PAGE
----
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LGBTQIA+ questions excluded from US Census

Adrienne Oliva, Staff Writer

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The United States Census Bureau has made the decision to exclude proposed questions about gender and sexuality on the 2020 census. This came as a disappointment to many members of the LGBTQIA+ community, as well as a relief to many other community members. As part of the LGBTQIA+ community myself, I am feeling divided, as well.

I am feeling disappointment because questions about gender and sexuality on the census could be extremely helpful in terms of increasing knowledge of the social and economic trends within the LGBTQIA+ community.

The LGBTQIA+ community on average experiences lower mental health and higher rates of poverty than heterosexuals, but there is not much large scale research on why these trends are happening. Questions of gender and sexuality being included on the census would offer a large LGBTQIA+ data set that could be used for further research to fully understand these trends, as well as begin to alter them.

Not only would the knowledge gained by the census aid the LGBTQIA+ community indirectly, but it could also aid the community directly. The U.S. Census is not only a head count, but also a determinant of the allocation of 400 billion dollars of government spending. It determines the use of federal funds for things such as public health, job training, and housing. Vital resources could potentially be more accessible to LGBTQIA+ people if the census housed data that proved that LGBTQIA+ people need more specific support in order to be as healthy and successful as their cisgender and heterosexual counterparts.

Though the census could potentially be a tool to support the LGBTQIA+ community, I worry about a certain drawback. By including questions about gender and sexuality, it would technically make it mandatory to come out to the U.S. Government.

According to Census.gov, someone who does not answer a question on the U.S. Census can be charged up to $5,000. For example, if a queer woman who does not feel comfortable disclosing her sexuality refuses to fill out the census, the U.S. Census Bureau would have the power to prosecute her if they wanted to do so.

Although the U.S. Census Bureau has not prosecuted anyone since the 1970s, I think the principle alone that someone could be forced to come out to the government is horrifying. Although the information would not be for the public, I believe an individual should have the right to decide whether they want the government to know or not. The coming out process is an important experience for LGBTQIA+ people, and it should be as private or public as the individual wants or needs it to be. The government should not have a say in when, how or if a person comes out.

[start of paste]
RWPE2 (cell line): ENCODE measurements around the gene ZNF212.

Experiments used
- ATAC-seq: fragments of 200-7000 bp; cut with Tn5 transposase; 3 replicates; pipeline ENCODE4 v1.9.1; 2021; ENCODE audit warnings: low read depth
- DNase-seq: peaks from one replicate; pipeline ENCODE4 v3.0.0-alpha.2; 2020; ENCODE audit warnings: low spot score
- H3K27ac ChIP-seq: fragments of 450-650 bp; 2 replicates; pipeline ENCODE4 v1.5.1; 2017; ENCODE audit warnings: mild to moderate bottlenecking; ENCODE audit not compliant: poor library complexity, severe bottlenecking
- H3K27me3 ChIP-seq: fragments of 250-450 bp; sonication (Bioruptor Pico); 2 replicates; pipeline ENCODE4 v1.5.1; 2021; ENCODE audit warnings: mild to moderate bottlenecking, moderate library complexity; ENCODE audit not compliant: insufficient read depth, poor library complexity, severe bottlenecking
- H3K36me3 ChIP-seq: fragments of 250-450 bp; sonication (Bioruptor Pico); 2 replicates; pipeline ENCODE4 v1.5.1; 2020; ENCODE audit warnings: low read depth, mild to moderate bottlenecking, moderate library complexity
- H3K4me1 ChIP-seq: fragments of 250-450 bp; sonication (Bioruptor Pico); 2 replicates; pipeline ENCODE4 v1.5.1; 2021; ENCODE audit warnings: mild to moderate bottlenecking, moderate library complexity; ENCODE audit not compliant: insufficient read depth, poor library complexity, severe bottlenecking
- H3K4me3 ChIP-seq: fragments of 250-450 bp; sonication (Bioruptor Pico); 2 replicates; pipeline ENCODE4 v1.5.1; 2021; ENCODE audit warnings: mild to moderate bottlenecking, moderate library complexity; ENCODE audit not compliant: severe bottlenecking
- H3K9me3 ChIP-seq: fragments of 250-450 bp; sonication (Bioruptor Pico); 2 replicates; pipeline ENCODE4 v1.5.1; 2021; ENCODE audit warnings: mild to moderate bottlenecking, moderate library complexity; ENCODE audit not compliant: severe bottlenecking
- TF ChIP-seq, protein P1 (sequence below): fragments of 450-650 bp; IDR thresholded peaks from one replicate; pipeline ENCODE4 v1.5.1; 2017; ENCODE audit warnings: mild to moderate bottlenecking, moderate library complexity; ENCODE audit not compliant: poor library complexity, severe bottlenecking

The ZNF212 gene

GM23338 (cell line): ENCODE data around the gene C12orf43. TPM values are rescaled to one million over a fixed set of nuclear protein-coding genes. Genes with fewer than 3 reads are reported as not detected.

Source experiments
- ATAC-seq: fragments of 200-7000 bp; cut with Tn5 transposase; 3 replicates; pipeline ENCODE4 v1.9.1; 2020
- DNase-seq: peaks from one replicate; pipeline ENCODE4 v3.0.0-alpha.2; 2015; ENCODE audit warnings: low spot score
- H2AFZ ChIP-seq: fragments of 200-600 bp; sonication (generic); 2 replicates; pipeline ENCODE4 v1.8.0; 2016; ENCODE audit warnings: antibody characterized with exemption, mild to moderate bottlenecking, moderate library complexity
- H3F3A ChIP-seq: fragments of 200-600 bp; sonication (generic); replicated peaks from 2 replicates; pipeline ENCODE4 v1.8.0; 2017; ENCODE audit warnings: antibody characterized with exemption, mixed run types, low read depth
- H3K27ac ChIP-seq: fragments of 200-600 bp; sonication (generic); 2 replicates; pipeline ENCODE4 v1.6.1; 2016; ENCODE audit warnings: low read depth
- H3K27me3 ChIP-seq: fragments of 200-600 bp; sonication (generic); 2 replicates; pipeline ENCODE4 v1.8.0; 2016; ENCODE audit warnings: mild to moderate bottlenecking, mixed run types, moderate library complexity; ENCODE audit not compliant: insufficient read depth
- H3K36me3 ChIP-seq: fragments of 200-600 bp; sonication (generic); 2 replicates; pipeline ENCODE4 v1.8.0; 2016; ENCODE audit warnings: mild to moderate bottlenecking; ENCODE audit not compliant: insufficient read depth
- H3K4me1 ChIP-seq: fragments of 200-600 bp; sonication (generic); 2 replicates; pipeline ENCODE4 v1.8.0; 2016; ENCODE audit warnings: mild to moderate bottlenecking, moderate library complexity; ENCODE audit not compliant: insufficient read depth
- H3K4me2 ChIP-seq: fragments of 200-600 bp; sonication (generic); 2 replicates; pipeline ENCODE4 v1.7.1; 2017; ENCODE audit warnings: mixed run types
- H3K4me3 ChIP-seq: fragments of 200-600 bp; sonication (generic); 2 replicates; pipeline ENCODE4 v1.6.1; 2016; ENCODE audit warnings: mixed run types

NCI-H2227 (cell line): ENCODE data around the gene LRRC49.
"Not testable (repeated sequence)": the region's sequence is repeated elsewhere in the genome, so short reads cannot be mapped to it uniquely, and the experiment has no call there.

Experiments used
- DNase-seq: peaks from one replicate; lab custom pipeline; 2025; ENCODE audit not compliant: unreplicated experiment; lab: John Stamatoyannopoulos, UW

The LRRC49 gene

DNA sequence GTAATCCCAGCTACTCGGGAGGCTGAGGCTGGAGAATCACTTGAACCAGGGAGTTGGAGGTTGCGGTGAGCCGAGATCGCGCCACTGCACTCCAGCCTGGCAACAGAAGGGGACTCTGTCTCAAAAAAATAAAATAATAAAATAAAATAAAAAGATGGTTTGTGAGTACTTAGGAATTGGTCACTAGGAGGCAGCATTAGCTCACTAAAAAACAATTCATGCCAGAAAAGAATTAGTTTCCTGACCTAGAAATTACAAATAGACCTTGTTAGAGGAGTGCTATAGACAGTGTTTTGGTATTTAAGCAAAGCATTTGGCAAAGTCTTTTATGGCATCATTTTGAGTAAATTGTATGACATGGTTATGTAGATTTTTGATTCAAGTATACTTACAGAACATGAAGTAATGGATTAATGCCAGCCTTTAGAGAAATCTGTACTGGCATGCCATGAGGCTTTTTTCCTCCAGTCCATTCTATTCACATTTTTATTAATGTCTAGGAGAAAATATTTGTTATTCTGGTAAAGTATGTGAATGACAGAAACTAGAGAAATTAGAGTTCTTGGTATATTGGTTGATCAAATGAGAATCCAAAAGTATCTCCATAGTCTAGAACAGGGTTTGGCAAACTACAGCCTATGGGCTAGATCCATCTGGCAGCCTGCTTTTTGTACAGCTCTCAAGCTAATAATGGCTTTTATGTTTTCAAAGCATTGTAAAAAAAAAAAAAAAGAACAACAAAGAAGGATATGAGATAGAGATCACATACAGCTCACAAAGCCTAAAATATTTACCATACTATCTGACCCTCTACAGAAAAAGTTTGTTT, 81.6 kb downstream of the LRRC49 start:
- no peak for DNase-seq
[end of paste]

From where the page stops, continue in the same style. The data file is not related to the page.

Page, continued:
There are also concerns of the data about sexuality and gender being exploited, as the census data has previously been utilized to harm marginalized people before. During WWII, the U.S. Census Bureau handed the information of Japanese Americans over to the secret service, so they were able to locate Japanese-Americans and relocate them to American internment camps.

In 2017, many people would not think things like this could happen to the LGBTQIA+ community, but the recent captivity of gay men in detention centers in Chechnya shows that, though it is not happening here, it is happening somewhere. That is enough of a reason for many LGBTQIA+ members to feel unwilling to share their identities openly to the government.

I think what bothers me most as a member of the LGBTQIA+ community is the fact that I am unsure what the correct way to solve this dilemma will be. I hope that by 2030, the Census Bureau will make an effort to better represent LGBTQIA+ members, and mirror the decision of whether or not to include questions about gender and sexuality to the needs of the community.

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The news site of Madison Area Technical College
LGBTQIA+ questions excluded from US Census